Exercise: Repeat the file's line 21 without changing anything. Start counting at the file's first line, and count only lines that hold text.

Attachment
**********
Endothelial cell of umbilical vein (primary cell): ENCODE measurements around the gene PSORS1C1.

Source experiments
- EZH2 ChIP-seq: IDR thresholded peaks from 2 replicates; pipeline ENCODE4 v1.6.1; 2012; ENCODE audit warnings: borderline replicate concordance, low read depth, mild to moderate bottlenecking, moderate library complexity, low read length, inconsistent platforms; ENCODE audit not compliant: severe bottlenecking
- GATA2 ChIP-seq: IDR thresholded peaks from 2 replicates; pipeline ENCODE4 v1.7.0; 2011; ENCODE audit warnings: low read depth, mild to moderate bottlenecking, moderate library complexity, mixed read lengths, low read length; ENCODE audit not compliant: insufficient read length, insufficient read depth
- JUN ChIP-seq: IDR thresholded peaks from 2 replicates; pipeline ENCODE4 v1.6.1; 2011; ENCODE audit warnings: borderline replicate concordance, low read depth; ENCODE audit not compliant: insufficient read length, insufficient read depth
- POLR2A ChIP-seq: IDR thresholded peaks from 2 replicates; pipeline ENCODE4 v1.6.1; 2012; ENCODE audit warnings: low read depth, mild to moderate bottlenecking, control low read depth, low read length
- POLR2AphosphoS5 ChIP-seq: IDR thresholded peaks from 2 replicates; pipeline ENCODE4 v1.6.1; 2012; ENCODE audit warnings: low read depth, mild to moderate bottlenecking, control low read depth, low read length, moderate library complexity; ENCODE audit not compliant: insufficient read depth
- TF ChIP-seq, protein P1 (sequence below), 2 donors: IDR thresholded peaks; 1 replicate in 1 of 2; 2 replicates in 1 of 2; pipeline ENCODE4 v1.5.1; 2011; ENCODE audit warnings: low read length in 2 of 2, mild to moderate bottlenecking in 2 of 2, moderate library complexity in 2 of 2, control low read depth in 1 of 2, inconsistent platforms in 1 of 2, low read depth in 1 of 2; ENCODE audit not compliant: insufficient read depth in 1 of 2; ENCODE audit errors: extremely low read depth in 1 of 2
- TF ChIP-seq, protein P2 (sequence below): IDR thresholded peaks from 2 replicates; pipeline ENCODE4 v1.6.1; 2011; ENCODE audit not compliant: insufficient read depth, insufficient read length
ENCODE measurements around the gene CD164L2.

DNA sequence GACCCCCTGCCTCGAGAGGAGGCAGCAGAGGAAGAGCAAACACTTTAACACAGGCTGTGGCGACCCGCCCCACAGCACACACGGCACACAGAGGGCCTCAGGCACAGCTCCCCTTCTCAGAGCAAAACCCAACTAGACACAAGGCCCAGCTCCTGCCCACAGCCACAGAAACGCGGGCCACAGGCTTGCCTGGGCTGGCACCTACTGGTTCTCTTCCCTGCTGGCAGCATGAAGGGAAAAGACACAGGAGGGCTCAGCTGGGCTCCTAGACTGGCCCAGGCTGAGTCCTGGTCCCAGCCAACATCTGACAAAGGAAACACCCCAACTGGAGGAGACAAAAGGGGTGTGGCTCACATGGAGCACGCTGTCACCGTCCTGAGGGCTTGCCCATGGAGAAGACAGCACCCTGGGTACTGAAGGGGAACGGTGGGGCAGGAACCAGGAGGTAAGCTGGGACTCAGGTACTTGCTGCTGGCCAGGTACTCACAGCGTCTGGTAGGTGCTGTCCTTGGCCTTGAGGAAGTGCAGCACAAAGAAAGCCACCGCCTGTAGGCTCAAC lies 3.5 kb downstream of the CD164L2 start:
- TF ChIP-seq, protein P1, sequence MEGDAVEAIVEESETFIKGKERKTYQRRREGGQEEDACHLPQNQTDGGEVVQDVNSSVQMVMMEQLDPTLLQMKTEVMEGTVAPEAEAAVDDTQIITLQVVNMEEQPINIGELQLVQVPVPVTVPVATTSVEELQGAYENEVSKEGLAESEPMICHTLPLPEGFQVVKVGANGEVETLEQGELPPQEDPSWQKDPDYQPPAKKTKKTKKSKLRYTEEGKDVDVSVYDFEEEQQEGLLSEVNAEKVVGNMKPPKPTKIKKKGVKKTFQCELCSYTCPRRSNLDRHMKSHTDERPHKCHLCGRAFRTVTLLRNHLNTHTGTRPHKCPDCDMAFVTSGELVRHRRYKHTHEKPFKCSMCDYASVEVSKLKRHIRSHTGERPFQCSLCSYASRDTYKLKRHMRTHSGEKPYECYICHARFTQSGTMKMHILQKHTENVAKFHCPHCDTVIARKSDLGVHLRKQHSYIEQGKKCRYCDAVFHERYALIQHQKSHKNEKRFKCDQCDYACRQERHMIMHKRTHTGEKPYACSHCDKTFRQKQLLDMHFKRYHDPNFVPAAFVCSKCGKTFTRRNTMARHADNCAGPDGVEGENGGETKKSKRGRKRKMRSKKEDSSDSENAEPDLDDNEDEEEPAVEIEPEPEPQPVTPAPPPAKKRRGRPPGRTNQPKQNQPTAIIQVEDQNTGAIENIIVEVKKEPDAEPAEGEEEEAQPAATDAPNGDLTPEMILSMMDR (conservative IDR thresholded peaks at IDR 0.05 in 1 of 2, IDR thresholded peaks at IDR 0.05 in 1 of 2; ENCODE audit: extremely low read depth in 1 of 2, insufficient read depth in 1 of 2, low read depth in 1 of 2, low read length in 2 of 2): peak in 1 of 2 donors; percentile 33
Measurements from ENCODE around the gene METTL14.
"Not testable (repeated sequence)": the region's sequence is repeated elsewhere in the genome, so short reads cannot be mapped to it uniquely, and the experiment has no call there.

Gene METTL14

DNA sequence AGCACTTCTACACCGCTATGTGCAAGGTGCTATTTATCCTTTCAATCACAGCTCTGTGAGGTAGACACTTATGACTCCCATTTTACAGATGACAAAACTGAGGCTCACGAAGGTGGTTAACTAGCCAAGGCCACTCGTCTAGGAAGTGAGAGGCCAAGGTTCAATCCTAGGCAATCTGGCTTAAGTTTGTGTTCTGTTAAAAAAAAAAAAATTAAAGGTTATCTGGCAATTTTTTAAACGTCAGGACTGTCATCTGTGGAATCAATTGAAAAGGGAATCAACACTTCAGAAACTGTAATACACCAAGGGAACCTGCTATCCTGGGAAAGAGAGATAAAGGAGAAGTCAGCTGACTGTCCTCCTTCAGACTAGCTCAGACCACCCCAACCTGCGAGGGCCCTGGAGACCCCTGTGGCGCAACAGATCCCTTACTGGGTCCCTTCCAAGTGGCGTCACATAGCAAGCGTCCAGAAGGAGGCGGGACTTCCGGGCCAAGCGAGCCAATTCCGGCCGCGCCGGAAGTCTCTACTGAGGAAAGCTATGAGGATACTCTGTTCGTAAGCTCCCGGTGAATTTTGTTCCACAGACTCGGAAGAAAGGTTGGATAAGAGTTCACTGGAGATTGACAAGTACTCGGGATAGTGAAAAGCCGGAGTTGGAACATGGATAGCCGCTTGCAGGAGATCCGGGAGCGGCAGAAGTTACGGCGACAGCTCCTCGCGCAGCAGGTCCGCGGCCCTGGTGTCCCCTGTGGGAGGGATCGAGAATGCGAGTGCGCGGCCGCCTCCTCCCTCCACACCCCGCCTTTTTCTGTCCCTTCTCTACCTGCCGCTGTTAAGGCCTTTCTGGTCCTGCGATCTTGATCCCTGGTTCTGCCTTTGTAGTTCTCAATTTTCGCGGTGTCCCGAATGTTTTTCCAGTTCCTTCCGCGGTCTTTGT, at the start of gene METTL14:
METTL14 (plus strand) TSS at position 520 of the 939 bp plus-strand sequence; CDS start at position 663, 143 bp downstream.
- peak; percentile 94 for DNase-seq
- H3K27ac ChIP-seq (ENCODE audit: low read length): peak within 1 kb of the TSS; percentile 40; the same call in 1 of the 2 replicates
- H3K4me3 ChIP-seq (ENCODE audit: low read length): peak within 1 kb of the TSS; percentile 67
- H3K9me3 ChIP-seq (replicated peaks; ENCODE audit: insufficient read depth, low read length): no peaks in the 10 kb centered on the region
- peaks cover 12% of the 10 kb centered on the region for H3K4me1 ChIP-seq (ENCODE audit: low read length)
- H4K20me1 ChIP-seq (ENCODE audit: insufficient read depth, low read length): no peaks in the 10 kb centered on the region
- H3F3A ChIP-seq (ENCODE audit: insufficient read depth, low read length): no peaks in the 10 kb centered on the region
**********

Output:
- H3K9me3 ChIP-seq (replicated peaks; ENCODE audit: insufficient read depth, low read length): no peaks in the 10 kb centered on the region